A Thousand Ways to Skin a Cat in Javascript: The Value of Refactoring

If there’s one thing I can say for certain that I’ve learned in my first month studying Javascript, it’s this —

There’s rarely just one way to solve any given problem.

In the earliest days of my bootcamp experience, I’d often find myself leaning on tools that I already felt comfortable with in lieu of implementing new ones that might be better suited for a specific problem. Whether it was falling back on my old reliable forEach loop instead of utilizing a more specialized array mapping method, or failing to take advantage of the implicit return offered by an arrow function just because I was so used to coding my callbacks the long way, I’d assure myself that as long as the end functionality worked - the path I took to get there was irrelevant.

This method was no better illustrated than in my first pass at a new React project, where when mapping out the data flow between components, I decided to stick to an entirely top down style that I’d had success with on smaller applications — irregardless of knowing that this new one would be much more complex. One big bowl of spaghetti code al dente and a couple of easily avoidable bugs later, I came to understand that just because you can skin a cat a thousand ways in Javascript definitely does not mean that some of those methods aren’t better than others.

The Cat

The functionality I needed to implement was seemingly simple. A user should be able to click a button on the webpage and cause a few things to happen:

  1. ) The text on the button should read either “Watch” or “Unwatch” depending on the value of a boolean on the backend, and toggle to the opposite value when clicked.
  2. ) A PATCH request should be made to the backend server to update said boolean to match.
  3. ) If the boolean on the backend is true, the corresponding object’s data should be added to a Watchlist component on our site. If the boolean is toggled back to false, it should likewise be removed.

If the approach you imagined in your head seems pretty straightforward, that’s because it probably should be! But I have a knack for making simple solutions far more complicated than they need to be. Let’s take a look at my initial approach.

How Not to Skin Said Cat

Because of my aforementioned propensity for staying in my comfort zone, I decided that I’d be just fine repurposing the “do all my work at the highest level and trickle the results down to the children that need them” approach that I’d used on projects with just one or two components. That meant that at my top level App component, I was making my initial GET request to populate the array value of a state variable;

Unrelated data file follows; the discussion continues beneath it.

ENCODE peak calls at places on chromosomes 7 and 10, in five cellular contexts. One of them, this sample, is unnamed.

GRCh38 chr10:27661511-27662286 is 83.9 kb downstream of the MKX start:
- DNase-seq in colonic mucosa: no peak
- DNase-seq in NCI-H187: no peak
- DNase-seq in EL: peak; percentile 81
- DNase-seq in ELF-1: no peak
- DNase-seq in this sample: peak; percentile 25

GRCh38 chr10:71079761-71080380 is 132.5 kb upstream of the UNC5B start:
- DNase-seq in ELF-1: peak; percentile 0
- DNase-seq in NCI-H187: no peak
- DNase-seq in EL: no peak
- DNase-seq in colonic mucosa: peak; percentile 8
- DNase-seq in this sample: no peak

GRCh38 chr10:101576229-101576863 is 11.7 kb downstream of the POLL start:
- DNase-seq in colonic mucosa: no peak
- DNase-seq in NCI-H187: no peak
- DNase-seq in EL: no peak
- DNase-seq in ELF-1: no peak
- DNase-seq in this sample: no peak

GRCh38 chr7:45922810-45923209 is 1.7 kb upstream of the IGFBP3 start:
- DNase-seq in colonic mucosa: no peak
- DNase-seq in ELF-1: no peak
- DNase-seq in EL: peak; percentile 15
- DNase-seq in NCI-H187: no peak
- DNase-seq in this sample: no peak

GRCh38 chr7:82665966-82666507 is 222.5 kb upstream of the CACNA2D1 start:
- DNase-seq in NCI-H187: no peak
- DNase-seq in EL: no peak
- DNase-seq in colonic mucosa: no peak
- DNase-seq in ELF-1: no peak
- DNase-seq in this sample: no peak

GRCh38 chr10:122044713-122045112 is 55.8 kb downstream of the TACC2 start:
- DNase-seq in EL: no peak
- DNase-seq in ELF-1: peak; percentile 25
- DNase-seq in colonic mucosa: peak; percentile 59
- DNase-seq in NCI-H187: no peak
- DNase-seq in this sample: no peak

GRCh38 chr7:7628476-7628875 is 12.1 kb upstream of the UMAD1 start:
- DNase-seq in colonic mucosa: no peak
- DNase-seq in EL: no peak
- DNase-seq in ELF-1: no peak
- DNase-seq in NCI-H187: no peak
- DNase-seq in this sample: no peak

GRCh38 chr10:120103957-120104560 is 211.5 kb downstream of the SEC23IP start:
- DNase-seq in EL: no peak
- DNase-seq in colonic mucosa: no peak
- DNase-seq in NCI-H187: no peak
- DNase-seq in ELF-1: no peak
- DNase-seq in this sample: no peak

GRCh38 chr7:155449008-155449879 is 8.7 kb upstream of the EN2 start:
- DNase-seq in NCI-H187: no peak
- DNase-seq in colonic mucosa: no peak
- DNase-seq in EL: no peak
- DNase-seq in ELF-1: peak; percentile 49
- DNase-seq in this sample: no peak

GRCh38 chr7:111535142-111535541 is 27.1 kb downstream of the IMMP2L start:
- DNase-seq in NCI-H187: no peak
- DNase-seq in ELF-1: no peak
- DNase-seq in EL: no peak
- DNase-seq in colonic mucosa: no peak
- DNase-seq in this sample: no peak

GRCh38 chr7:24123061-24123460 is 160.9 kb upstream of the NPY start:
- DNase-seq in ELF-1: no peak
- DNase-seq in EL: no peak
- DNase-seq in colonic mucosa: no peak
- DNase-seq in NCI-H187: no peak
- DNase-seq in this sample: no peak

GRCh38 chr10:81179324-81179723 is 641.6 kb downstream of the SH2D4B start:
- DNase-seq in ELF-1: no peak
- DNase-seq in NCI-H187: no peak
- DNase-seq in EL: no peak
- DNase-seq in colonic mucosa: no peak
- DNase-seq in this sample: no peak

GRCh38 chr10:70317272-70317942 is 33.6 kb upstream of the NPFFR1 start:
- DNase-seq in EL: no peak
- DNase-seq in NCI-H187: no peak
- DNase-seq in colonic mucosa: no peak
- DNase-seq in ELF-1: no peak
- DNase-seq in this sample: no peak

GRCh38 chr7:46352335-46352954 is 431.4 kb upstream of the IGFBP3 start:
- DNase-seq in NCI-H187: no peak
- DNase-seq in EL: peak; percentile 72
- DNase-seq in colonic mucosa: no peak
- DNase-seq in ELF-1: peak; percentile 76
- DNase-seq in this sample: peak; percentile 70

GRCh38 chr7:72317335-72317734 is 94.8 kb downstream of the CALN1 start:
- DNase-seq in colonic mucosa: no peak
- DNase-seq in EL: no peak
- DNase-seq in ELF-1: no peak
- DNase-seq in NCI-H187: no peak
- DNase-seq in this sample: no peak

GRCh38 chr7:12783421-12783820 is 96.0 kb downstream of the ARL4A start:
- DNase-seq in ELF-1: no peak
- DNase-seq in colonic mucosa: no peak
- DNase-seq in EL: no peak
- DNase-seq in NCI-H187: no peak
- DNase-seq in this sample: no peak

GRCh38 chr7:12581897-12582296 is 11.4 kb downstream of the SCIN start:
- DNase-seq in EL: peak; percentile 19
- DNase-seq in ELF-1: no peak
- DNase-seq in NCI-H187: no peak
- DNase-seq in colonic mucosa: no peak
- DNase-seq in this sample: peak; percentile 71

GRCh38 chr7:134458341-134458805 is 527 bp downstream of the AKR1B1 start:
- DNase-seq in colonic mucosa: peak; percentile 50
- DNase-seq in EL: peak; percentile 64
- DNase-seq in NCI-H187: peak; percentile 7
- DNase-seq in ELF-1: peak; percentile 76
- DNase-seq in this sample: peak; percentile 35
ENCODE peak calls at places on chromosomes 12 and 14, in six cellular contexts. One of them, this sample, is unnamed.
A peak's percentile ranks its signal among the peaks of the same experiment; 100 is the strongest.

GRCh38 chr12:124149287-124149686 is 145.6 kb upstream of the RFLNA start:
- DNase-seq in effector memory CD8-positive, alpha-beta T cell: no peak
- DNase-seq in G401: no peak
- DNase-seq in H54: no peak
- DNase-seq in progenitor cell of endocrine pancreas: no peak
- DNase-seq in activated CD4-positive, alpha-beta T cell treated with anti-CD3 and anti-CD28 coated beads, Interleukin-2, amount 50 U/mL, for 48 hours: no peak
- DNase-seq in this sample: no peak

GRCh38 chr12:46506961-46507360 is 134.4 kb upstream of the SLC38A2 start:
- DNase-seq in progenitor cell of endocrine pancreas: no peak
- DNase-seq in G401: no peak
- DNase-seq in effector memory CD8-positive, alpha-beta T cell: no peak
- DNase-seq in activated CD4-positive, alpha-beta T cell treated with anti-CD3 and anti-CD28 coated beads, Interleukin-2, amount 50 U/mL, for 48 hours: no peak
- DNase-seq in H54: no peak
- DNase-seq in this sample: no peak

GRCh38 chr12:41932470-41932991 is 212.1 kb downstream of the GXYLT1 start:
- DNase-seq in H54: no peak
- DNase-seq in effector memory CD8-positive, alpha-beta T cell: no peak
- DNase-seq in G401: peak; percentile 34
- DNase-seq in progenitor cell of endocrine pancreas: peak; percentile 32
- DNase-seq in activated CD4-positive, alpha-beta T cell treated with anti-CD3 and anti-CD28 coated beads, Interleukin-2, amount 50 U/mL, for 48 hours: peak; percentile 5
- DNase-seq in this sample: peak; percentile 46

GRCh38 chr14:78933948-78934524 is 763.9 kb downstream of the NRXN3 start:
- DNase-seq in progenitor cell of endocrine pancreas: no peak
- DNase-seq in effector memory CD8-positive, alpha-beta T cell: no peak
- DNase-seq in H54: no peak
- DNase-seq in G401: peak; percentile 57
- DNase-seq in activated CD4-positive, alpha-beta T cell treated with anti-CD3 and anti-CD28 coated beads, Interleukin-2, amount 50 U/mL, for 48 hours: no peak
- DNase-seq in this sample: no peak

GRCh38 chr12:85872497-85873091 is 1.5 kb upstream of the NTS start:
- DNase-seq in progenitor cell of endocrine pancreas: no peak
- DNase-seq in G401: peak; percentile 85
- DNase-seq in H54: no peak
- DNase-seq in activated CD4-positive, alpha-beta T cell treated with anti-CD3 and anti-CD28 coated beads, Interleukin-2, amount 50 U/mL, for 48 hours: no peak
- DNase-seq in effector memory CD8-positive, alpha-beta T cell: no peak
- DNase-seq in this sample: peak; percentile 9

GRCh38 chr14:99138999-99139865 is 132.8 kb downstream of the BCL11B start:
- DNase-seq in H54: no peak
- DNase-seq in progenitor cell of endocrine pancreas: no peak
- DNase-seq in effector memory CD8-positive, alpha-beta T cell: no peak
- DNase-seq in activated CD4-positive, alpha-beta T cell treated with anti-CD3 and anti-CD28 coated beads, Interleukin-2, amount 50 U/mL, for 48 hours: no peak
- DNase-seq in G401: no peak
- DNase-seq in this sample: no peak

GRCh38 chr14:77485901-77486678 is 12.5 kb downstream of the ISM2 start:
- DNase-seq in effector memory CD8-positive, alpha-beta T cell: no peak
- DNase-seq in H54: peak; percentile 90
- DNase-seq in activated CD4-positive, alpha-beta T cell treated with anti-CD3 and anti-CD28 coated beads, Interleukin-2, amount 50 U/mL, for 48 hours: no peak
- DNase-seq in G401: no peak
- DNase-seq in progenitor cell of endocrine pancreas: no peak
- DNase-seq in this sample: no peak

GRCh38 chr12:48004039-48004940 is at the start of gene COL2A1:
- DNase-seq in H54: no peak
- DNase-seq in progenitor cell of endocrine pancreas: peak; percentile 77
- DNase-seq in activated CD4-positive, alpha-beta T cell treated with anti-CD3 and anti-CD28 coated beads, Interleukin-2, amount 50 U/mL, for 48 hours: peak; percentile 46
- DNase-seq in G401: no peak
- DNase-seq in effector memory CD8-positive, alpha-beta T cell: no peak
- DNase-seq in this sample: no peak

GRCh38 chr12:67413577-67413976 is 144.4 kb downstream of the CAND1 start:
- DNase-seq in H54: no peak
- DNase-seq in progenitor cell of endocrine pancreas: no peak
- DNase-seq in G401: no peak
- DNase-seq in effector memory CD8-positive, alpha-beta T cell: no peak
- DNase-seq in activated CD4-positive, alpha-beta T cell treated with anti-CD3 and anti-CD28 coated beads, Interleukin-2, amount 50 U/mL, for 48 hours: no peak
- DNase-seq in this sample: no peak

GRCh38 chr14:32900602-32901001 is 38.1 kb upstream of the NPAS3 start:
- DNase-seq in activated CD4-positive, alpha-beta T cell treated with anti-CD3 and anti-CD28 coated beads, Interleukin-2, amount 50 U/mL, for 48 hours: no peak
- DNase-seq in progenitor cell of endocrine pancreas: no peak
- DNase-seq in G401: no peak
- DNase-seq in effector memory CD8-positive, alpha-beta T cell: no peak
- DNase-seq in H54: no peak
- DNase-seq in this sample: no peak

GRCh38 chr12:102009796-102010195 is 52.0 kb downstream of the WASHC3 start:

Mapping over that array to create a PoliticianCard component for each object within;

Filtering over that array to find the objects that should be included on the Watchlist, and then mapping over that new array to create the PoliticianCard components for each;

Before finally passing the resulting arrays down to the corresponding child components that needed them.

Issues with my approach became clear shortly after I began tackling the functionality of the Watch button. In the spirit of overthinking the problem, I decided to create a state variable assigned to the value of the isWatched boolean on the respective server object that I would use for the ternary logic in rendering the button, as well as a separate one to house the server object itself.

All of this mess combined with the data flow structure I had decided to doggedly stick with meant that, within one single button click, I had to update the state of my isWatched variable to the proper value, PATCH to my backend to toggle the value of isWatched there, and then inversely set the state variable in the parent component to match the newly updated server array and re-render the various arrays it was passing down to various children in turn. Yikes.

If you’ve done much work with state in React, you’ll know that if you try to update a state variable and another value that relies on that state variable within the same function, you’re going to have a bad time. And because the function I was calling on click was ostensibly updating the state of isWatched , politicianData , and politiciansArray all at once, bad times were certainly had. To save you the headache I went through in cobbling together a working solution built on this duct tape and cardboard foundation, I’ll just show you where I landed. And while it may have “worked” from a functionality standpoint, it’s painfully inefficient.